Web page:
Lesson from Three Business Moguls

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Lesson from Three Business Moguls

Apr 28, 2022

As business owners, it is easy to feel overwhelmed and anxious about your future and your business. Questions like; Will my business ever grow beyond this? Will all my long-term or short-term goals for my business ever come to fruition? One can quickly feel lost and overwhelmed.

These feelings and questions are normal as they show that you are passionate about your business and want it to be successful.

However, it is important not to forget the concept of process and time. Many business owners fail to consciously realize that growing a business takes time and dedication and is not exactly a 1-day thing. Nevertheless, the important thing is to persevere and keep at it.

In this post, we've compiled some inspiring stories of successful business moguls who started as small business owners, built their businesses to an international level, and what lessons we can learn from them.

Let's take a look. 

Sam Walton

Wal-Mart is currently the world's largest retail chain and the biggest private employer in the world, and it all started when Sam Walton saw an opportunity where his then former employee refused to go.

Sam grew up on a local farm and started helping out with the family's finances at an early age. He supplied milk from the family's cow to customers, delivered newspapers, and even worked as a waiter.

A few years after college, he decided to go into retailing and business. After his stint in the military, he started managing his first variety store, a franchise of the Butler Brothers chain.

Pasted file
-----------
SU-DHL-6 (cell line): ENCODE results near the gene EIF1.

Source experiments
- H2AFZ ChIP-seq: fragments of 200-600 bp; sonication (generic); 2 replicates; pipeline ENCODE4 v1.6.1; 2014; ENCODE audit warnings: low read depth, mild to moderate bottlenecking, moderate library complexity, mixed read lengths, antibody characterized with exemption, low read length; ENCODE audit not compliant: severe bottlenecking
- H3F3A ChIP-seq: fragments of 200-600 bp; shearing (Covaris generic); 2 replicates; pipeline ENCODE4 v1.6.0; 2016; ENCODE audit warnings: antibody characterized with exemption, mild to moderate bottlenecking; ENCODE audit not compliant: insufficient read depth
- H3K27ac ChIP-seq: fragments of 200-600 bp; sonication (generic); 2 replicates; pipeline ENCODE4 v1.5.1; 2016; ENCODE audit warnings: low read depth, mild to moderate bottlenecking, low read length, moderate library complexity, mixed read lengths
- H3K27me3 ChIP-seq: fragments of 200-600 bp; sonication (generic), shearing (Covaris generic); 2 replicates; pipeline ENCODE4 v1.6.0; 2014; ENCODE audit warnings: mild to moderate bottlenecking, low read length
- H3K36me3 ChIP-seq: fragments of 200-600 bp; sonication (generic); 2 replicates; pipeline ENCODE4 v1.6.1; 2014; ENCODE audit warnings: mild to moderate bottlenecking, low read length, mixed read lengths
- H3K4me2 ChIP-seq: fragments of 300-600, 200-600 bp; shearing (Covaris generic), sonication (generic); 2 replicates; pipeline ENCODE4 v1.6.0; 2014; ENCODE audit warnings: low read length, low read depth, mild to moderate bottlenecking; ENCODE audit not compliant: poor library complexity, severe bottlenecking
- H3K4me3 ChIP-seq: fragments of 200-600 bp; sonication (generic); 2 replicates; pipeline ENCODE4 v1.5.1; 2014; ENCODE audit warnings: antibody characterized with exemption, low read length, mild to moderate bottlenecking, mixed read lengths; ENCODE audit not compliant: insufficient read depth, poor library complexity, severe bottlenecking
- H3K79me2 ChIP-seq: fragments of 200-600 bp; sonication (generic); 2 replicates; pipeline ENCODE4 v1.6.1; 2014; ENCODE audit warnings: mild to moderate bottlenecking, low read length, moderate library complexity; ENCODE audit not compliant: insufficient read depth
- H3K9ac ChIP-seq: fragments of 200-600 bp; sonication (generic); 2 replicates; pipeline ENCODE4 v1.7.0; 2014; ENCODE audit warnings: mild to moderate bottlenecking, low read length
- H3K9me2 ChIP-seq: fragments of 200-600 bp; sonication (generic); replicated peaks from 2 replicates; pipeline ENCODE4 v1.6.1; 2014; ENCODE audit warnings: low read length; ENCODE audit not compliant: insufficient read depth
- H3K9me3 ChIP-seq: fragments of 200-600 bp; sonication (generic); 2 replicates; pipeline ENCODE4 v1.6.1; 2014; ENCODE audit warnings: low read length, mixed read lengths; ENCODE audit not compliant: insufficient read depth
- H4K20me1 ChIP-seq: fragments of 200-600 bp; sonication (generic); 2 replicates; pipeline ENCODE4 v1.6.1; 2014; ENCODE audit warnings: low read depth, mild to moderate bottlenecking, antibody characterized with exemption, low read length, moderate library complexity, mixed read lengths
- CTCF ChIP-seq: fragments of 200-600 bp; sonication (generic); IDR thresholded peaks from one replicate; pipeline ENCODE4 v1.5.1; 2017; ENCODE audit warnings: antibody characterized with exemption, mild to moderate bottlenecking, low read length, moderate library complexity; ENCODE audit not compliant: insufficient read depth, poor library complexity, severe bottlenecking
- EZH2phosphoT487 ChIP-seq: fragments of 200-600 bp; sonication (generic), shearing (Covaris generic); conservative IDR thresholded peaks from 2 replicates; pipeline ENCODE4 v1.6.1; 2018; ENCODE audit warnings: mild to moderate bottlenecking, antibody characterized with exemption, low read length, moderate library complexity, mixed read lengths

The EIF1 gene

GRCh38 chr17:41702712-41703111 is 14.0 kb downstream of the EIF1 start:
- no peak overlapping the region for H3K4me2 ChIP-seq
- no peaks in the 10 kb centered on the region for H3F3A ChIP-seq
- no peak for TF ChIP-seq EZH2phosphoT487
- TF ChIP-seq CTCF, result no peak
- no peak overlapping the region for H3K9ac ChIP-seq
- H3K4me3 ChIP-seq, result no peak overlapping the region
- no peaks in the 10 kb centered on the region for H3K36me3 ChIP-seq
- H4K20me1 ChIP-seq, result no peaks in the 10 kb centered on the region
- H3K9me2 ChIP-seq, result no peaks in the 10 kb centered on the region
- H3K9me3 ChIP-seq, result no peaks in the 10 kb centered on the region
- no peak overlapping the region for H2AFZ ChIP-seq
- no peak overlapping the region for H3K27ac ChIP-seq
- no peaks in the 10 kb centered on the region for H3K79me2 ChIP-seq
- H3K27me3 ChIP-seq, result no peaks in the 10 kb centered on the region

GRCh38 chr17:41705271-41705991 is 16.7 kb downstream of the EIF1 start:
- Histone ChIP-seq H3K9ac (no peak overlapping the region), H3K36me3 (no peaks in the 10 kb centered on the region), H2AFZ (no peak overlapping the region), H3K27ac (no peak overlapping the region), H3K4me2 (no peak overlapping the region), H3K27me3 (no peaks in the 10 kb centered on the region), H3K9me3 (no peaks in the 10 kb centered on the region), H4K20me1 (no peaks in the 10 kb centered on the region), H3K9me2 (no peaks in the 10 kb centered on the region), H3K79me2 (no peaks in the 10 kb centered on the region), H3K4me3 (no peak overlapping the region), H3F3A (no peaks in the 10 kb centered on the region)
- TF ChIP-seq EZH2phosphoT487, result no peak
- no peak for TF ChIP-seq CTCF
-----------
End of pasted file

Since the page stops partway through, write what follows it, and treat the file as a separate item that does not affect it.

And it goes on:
He went ahead to help grow the franchise into 15 different stores. He later suggested that the franchise chain be expanded into rural areas. However, the company refused, which prompted him to open his store.

Unlike other store chains, He targeted small towns and from there grew the franchise to what it is today.

We learn from Walton's story that it's okay to venture out rather than follow existing norms. You can dare to be different.

John Paul Dejoria

With a $700 loan, John Paul and Paul Mitchell started a business that has grown into a conglomerate today. John was a newspaper courier, janitor, and driver. He was even fired from his first job in haircare before he finally started the Paul Mitchell line of hair care products.

When asked about his thoughts on success, John Paul advised that every entrepreneur be ready for rejection. He said that to be successful, one must learn to do what the unsuccessful ones don't want to do. In his words, "When ten doors are slammed in your face, go to door number 11 enthusiastically with a smile on your face." 

Howard Schultz

The Starbucks coffee house hero and founder started as a marketing director in the Starbucks company, initially a coffee bean store. After some years, he left Starbucks and decided to open his own store and started his own business, which was doing well. In the early 1980s, he bought the Starbucks company and converted it to a coffee shop that served varieties of coffee and beverages.

As a former marketing director, Howard was very intentional about the coffee house branding. He introduced various strategies like adding other beverages, snacks, and pastries to the shop.

He also started offerings that are particular to the seasons and locality of the store.

 In a speech he once gave, he said a lot of what we ascribe to luck is not luck at all. Instead, it's seizing the day and accepting responsibility for your future. It's seeing what other people don't see and pursuing that vision.

So dear entrepreneurs, we hope that you have learned one or two lessons from these inspiring stories. Now, go find a way to implement them into your small business. We are rooting for you!

Courtesy of NASE.org